Three Gaiman Adaptations

       

Neil Gaiman is a popular author across many genres and audiences, and some of his work for young adults is the best I’ve read. I found Coraline to be chillingly spooky, on par with some of the creepiest and most unsettling horror I’ve read for adults (I’ll never forget that first encounter with the other mother and her glossy, black button eyes). And his Graveyard Book with its unassuming orphan child hero, Nobody Owens, was a delightfully original take on some fairy tale stories.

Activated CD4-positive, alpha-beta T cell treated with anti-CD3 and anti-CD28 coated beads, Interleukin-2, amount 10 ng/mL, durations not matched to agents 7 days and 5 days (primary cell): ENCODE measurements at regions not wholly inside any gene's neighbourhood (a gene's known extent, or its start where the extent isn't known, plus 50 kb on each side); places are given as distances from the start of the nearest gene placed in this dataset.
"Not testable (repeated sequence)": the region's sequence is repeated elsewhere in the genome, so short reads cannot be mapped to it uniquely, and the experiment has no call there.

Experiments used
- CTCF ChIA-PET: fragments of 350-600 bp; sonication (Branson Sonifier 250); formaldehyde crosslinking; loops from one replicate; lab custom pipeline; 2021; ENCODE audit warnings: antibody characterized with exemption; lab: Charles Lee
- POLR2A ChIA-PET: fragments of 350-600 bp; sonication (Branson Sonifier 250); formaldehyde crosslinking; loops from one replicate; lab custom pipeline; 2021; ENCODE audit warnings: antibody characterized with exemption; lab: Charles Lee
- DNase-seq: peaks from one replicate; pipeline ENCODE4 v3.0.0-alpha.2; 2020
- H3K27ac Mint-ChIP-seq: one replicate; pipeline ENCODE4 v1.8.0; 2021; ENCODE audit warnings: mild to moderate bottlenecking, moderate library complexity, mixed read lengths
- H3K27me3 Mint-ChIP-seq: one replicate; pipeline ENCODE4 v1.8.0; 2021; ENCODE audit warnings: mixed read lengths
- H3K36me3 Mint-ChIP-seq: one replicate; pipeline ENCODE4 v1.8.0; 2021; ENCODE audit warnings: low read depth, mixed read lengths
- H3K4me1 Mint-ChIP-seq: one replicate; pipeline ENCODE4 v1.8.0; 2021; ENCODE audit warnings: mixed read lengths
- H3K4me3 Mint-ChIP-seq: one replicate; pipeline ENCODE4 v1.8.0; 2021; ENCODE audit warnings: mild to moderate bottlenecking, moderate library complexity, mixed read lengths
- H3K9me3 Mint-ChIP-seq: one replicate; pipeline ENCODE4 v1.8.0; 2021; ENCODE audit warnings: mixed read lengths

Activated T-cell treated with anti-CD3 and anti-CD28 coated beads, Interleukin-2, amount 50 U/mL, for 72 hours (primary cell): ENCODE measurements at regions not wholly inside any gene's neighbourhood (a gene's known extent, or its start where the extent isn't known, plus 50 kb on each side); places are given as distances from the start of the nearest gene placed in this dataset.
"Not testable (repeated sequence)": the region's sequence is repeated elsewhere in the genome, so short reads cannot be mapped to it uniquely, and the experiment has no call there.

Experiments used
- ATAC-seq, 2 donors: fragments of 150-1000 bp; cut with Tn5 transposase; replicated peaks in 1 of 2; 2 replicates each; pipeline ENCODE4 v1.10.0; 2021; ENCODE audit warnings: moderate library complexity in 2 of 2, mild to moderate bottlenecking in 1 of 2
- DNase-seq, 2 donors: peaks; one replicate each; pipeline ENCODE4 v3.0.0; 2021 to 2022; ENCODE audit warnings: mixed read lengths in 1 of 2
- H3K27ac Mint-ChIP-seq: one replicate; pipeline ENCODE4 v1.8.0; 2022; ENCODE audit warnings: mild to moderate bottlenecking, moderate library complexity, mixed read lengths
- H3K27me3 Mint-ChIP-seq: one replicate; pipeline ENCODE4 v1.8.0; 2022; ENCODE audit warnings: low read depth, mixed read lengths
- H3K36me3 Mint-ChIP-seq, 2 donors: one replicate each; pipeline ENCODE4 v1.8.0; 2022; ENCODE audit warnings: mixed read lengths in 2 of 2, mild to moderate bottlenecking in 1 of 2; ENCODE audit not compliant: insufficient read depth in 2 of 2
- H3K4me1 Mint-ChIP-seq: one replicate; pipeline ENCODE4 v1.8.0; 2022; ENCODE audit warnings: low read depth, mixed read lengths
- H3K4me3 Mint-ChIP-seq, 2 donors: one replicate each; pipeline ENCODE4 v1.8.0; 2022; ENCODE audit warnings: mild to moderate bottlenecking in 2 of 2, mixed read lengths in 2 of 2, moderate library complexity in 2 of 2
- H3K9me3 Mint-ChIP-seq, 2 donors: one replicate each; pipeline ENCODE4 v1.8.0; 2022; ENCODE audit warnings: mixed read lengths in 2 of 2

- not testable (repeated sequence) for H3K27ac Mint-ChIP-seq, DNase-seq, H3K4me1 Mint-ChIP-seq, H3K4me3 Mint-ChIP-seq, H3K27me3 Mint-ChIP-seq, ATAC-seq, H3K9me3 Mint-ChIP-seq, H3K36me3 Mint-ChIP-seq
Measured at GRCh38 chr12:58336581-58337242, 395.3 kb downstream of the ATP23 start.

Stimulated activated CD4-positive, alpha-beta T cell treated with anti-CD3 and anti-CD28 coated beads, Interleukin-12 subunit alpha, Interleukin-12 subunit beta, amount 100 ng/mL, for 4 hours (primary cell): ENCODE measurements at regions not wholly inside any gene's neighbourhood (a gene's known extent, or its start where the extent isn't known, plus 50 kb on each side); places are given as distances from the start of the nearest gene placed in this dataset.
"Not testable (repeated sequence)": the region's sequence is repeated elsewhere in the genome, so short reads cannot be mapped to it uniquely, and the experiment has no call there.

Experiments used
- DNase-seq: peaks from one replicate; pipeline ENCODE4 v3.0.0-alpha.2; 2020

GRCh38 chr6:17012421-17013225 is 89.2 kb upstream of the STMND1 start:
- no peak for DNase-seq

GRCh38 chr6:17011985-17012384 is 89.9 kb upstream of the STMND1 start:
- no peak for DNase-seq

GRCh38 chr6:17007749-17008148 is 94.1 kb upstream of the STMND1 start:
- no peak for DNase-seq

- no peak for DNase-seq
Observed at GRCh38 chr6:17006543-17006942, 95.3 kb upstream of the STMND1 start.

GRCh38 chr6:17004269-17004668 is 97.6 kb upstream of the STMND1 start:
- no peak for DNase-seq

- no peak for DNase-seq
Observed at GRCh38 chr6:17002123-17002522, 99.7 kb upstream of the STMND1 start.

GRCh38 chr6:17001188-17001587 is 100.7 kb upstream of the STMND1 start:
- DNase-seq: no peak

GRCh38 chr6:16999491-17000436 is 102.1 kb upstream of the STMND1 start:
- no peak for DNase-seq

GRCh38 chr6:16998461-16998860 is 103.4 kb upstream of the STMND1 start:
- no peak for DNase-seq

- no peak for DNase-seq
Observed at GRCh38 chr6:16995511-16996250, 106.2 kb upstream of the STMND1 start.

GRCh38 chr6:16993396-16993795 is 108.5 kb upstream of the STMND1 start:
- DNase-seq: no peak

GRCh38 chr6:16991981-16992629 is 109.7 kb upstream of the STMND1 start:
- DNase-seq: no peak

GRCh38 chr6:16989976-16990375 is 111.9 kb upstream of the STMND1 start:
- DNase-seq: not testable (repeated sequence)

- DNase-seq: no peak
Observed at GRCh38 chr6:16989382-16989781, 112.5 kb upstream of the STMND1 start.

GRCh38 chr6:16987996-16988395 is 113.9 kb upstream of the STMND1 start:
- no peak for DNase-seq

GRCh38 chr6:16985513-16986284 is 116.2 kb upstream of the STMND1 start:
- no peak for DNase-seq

So I had high hopes for the graphic novel adaptations; this is a format that I’ve come to really enjoy personally. The artwork in all three adaptations (The Graveyard Book is divided into two volumes) is appealing and clean; I found the work in The Graveyard Book to be particularly imaginative (although the fact that the first volume is drawn by a variety of illustrators is a bit jarring at transitions from one section to another). It’s interesting in this case to read these volumes because I’ve never before read graphic novel adaptations of pre-existing stories (except some Shakespeare and classical texts like The Odyssey, all of which have hewn pretty closely to the original story).

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